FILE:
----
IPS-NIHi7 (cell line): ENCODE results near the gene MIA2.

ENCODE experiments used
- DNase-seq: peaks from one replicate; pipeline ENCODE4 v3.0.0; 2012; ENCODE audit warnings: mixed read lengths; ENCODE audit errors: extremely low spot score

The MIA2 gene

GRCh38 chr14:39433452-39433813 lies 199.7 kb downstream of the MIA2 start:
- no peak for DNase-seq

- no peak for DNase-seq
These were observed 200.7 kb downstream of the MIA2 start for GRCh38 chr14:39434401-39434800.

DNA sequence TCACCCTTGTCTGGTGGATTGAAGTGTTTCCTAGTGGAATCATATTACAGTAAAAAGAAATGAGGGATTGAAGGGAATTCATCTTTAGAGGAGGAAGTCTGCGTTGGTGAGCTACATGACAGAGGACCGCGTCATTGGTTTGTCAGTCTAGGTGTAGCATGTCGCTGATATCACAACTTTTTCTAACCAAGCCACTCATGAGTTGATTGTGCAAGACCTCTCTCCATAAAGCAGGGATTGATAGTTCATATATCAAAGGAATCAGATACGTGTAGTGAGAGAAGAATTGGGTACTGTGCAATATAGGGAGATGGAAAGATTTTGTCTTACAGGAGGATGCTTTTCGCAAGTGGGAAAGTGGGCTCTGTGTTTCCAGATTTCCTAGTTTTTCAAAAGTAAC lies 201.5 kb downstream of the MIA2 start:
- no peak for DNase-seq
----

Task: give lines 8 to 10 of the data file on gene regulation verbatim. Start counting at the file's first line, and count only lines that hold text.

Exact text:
These were observed 200.7 kb downstream of the MIA2 start for GRCh38 chr14:39434401-39434800.

DNA sequence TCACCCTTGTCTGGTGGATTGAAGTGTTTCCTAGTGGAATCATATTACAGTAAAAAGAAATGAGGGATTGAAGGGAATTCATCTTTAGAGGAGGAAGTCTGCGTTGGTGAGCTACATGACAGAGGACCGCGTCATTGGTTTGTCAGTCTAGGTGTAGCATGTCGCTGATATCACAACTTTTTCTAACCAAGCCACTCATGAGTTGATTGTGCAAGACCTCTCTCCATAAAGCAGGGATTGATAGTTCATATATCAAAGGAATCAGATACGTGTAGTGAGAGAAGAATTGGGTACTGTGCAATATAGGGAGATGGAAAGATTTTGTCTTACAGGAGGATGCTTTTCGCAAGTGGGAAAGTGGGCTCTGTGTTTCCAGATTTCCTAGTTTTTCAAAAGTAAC lies 201.5 kb downstream of the MIA2 start:
- no peak for DNase-seq